In our previous study, the strongest relationships between sustainability and brand were for Compensation and Benefits, Diversity and Labor Rights, Training Health and Safety, and Environment Policy and Reporting.  All of these relationships were positive—better performance on these indicators seemed related to higher brand values.

 

In our current study, Community Development and Philanthropy still shows with a positive coefficient, but Diversity and Labor Rights and Environment Policy and Reporting do not have a similar concurrence.  Training, Health & Safety performance continues to have a strong positive relationship with brand.  Resource Management—a factor that previously had a low correlation—shows up with a strong negative relationship.  This kind of “rotation”—where the strength of relationship between our factors and an output variable change over time—is something we’ve seen in other studies.  We believe it is due to changes in emphasis among stakeholders who are interested in sustainability.  These differences may also be related to industry variations.  Our previous study covered a much broader range of industries than this one.  Finally, the smaller sample size of this study may make it difficult to fully integrate all parts of sustainability into our analysis.

 

Conclusion and Next Steps

 

We believe we have shown that the relationship we demonstrated two years ago between sustainability metrics and brand strength continues to persist.  While we cannot claim that there is a causal connection—that sustainability performance directly enhances brand strength the persistence of this relationship over time strengthens our belief that investments in sustainability could help drive positive changes in brand value.

 

The release of Brand Finance’s Banking 500 results will be followed by further data from Brand Finance on thousands of other top brands.  As we receive these results, we intend to integrate them with what we have discerned about the Banking 500.  We hope to continue improving our understanding of how brand managers and sustainability managers can collaborate to achieve mutually beneficial goals.

 

 

 


 

Bahar GidwaniBahar Gidwani is CEO and Co-founder of CSRHub.  He has built and run large technology-based businesses for many years. Bahar holds a CFA, worked on Wall Street with Kidder, Peabody, and with McKinsey & Co. Bahar has consulted to a number of major companies and currently serves on the board of several software and Web companies. He has an MBA from Harvard Business School and an undergraduate degree in physics and astronomy. Bahar is a member of the SASB Advisory Board.  He plays bridge, races sailboats, and is based in New York City.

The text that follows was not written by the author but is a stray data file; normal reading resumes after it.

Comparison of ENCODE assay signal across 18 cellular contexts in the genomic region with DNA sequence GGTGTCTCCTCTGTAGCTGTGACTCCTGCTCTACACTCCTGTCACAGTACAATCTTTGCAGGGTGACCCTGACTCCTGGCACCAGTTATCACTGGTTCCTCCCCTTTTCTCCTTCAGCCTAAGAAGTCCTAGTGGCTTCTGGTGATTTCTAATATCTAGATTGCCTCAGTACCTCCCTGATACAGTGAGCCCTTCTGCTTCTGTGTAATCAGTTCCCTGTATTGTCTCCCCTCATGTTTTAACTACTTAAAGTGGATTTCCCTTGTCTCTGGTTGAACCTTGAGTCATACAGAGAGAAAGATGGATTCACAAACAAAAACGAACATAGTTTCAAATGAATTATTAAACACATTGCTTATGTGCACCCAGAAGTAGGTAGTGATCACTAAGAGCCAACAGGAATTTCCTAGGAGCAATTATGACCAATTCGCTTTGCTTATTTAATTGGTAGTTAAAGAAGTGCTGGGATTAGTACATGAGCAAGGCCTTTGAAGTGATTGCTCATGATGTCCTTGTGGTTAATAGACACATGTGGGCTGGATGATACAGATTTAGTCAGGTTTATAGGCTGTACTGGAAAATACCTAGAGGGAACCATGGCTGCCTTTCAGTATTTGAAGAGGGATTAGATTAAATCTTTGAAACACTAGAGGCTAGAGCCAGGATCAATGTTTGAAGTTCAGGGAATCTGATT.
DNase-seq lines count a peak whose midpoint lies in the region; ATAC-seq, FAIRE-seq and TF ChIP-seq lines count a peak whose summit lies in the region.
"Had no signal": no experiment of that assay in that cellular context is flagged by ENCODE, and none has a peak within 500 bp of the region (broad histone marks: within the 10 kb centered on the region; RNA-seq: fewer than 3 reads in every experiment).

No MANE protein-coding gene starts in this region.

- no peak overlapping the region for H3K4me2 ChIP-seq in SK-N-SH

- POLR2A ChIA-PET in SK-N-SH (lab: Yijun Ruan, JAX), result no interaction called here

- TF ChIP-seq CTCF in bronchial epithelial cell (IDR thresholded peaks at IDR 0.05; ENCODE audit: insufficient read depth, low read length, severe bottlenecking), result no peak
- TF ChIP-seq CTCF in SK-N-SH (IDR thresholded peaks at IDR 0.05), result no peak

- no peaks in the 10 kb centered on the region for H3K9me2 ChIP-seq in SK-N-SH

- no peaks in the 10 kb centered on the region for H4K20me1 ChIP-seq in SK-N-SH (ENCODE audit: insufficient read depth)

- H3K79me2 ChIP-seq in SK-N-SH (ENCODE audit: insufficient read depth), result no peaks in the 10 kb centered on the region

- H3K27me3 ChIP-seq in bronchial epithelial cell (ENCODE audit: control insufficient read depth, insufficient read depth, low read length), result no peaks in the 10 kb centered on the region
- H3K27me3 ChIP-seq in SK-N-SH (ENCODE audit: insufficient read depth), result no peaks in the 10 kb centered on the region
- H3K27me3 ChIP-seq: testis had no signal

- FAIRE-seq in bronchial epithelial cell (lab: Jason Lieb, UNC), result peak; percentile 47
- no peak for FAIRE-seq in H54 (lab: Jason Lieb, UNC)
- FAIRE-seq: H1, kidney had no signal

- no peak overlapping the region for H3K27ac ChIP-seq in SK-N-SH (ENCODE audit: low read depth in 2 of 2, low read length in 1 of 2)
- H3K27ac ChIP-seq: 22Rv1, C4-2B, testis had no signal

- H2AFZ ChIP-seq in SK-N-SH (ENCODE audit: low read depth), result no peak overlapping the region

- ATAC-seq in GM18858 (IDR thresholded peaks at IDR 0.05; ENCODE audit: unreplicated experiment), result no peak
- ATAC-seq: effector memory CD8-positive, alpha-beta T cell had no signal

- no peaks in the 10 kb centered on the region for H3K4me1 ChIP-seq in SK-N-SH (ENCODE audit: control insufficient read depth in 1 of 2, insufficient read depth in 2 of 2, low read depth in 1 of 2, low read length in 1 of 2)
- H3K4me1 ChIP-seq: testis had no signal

CSRHub provides access to the world’s largest corporate social responsibility and sustainability ratings and information, covering over 13,000 companies from 135 industries in 104 countries. By aggregating and normalizing the information from 370 data sources, CSRHub has created a broad, consistent rating system and a searchable database that links millions of rating elements back to their source. Managers, researchers and activists use CSRHub to benchmark company performance, learn how stakeholders evaluate company CSR practices, and seek ways to improve corporate sustainability performance.

 

 

CSRHub is a B Corporation, an Organizational Stakeholder (OS) with the Global Reporting Initiative (GRI), a silver partner with CDP (Carbon Disclosure Project), and an Advisory Council Member of Sustainability Accounting Standards Board (SASB).

 

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How Fossil Fuel Divestment Will Hurt Fossil Fuel Stock Prices

By: Carol Pierson Holding

 

If anyone needed more proof that economics trumps sustainability: low gas prices are causing a plunge in electric vehicle and hybrid sales.

Ban Fracking Tax Carbon

 

The same phenomenon is happening in the divestment movement. Moral outrage pushed 83 churches, universities and non-profits to divest $50 billion before the September climate march. This is a blip for an industry valued at $5 trillion, whose top investor Blackrock owns $146 billion in fossil fuel investments and where a single company Exxon Mobil is valued at $425 billion, and Shell and Chevron at $268 billion and $248 billion respectively.

 

These numbers are staggering, and the pace of the divestment movement in relative monetary terms is glacial, despite its many moral and symbolic victories. Even if as Bloomberg’s New Energy Finance says this divestment movement has more rapid growth and quicker scaling than any of its predecessors, does it have a chance of affecting fossil fuel company behavior?

 

Only when it starts to affect the stock price.

 

Tim Dickinson argues eloquently in this issue of Rolling Stone that divesting has become the smart move for the financially savvy, and not because of divestment pressure. Prompted by the recent 50% drop in the price of oil, now hovering below $45 per barrel —